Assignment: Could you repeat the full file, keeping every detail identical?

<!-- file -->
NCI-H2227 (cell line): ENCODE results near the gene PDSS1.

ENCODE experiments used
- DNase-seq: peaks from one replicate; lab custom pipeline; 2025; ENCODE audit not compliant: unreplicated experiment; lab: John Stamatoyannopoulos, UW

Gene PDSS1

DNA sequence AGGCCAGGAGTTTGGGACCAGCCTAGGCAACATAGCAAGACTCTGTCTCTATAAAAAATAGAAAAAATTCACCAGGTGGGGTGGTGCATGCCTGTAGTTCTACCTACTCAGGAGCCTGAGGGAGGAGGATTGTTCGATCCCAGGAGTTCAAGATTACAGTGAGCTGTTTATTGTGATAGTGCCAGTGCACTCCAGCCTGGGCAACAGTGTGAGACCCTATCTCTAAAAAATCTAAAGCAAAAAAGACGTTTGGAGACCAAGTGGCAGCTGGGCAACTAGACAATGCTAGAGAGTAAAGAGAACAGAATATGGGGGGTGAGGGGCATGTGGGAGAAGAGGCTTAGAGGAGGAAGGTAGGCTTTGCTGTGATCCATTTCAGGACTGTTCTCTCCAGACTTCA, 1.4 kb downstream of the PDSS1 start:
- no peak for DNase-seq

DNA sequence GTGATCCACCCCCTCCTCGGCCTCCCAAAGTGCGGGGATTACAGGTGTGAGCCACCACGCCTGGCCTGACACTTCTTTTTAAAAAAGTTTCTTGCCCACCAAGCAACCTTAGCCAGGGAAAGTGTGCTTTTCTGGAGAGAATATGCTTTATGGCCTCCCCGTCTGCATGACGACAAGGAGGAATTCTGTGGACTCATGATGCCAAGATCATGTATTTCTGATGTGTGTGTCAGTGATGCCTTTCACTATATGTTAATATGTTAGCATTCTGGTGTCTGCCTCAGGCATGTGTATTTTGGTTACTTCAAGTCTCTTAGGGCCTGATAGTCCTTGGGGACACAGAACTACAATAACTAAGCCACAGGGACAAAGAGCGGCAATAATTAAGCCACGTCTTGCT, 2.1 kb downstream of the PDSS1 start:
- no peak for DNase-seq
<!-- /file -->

NCI-H2227 (cell line): ENCODE results near the gene PDSS1.

ENCODE experiments used
- DNase-seq: peaks from one replicate; lab custom pipeline; 2025; ENCODE audit not compliant: unreplicated experiment; lab: John Stamatoyannopoulos, UW

Gene PDSS1

DNA sequence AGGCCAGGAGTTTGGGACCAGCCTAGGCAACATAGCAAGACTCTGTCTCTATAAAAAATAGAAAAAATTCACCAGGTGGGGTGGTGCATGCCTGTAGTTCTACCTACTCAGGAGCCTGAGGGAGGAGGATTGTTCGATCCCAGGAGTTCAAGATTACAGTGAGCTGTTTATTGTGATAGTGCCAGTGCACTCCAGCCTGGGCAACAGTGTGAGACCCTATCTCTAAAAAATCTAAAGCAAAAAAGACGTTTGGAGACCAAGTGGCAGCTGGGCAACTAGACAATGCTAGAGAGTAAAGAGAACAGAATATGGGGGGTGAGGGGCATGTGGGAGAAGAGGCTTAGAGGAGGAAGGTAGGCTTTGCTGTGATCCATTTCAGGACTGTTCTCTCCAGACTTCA, 1.4 kb downstream of the PDSS1 start:
- no peak for DNase-seq

DNA sequence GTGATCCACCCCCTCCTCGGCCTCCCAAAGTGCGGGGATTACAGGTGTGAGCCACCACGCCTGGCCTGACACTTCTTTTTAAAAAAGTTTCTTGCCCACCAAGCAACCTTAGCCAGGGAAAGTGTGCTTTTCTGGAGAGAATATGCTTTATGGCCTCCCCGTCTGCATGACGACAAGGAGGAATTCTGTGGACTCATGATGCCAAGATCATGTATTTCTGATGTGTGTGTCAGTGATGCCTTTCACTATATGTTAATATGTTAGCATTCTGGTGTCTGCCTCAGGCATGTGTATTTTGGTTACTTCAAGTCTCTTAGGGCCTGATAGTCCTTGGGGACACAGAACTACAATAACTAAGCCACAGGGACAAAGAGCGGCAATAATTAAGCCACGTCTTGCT, 2.1 kb downstream of the PDSS1 start:
- no peak for DNase-seq